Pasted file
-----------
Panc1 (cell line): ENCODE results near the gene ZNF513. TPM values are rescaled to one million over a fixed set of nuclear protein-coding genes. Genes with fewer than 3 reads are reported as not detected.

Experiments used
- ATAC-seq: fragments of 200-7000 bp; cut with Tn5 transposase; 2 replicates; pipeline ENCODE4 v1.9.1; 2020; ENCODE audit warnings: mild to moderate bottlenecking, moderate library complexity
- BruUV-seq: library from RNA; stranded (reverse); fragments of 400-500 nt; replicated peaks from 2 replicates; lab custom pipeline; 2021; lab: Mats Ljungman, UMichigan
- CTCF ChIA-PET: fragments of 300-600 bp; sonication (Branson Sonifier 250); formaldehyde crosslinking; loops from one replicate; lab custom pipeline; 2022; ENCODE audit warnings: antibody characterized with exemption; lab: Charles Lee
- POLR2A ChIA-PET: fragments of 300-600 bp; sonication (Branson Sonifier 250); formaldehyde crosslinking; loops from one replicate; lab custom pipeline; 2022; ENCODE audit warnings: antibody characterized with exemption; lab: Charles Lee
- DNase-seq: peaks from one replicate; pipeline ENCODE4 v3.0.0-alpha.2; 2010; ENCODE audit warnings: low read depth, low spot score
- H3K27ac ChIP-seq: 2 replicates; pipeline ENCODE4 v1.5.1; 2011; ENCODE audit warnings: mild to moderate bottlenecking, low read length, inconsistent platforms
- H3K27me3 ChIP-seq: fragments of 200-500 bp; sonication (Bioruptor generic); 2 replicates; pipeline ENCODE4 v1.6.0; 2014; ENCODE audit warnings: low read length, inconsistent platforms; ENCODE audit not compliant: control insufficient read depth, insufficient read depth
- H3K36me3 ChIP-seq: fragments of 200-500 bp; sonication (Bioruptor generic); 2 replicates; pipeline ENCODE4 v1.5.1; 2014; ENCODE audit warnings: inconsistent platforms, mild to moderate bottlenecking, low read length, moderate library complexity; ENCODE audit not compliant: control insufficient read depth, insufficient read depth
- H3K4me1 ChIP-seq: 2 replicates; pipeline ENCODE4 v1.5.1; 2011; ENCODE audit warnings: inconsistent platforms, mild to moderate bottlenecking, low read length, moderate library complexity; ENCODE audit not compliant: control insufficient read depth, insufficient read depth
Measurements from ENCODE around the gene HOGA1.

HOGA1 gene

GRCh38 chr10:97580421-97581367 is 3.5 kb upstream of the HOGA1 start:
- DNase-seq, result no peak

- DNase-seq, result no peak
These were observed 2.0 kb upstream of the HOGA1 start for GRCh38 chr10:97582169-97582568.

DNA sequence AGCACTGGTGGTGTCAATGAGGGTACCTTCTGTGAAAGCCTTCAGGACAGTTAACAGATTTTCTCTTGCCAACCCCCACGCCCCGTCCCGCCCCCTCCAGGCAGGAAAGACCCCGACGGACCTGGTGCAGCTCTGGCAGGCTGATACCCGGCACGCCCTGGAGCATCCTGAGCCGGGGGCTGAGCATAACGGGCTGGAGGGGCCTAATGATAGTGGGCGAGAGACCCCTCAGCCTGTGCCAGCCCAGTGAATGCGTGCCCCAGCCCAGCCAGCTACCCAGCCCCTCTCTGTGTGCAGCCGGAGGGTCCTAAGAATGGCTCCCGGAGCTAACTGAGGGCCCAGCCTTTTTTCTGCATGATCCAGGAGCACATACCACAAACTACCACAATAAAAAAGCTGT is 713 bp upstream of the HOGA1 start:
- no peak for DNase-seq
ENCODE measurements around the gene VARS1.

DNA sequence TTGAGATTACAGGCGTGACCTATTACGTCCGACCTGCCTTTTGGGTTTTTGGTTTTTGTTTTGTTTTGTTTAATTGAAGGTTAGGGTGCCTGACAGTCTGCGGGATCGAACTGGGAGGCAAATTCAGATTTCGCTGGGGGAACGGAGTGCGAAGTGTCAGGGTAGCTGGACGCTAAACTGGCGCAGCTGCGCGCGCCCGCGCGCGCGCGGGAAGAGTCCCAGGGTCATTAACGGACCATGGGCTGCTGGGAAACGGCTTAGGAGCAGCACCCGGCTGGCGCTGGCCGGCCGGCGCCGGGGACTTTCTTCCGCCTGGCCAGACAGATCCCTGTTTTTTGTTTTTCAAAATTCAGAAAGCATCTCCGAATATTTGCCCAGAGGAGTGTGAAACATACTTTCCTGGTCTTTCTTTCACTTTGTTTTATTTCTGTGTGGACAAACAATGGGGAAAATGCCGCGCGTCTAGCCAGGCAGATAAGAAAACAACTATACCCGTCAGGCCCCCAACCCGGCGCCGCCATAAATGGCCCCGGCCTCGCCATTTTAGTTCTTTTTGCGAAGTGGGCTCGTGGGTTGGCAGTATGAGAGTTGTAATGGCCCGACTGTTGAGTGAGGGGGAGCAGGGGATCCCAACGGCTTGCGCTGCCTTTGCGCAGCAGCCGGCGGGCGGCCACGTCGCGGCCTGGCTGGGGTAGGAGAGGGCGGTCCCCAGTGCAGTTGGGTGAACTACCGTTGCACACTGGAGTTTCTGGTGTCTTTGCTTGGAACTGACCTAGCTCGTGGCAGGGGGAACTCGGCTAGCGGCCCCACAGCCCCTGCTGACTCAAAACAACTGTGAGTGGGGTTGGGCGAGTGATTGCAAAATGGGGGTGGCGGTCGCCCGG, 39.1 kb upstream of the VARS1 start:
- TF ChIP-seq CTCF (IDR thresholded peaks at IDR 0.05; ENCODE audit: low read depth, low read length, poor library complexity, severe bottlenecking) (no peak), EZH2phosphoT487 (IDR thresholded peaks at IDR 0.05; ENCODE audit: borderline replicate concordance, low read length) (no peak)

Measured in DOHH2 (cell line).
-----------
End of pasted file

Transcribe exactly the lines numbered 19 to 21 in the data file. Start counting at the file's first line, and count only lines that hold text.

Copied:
- no peak for DNase-seq
ENCODE measurements around the gene VARS1.

DNA sequence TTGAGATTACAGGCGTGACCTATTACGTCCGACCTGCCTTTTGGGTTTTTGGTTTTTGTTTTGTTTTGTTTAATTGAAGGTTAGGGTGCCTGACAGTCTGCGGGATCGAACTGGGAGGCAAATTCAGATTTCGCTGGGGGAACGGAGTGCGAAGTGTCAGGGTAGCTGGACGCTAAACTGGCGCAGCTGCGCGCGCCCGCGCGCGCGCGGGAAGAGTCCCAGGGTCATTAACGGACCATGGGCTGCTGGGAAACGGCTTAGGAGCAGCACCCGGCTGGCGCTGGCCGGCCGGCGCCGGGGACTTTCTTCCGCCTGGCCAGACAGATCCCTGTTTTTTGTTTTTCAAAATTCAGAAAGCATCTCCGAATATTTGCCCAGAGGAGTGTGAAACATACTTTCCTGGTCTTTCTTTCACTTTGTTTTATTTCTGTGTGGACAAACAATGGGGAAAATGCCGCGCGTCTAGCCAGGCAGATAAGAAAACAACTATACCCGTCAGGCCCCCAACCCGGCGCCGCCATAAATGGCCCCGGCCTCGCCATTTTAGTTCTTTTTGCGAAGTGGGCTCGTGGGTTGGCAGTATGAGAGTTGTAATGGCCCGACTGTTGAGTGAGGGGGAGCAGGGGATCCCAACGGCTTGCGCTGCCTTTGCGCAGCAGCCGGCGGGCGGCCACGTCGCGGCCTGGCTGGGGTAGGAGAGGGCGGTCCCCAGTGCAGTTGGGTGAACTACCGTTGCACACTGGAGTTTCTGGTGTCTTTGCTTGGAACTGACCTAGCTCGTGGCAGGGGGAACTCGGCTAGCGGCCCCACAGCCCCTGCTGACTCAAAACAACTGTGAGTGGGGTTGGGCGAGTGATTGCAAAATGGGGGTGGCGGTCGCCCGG, 39.1 kb upstream of the VARS1 start: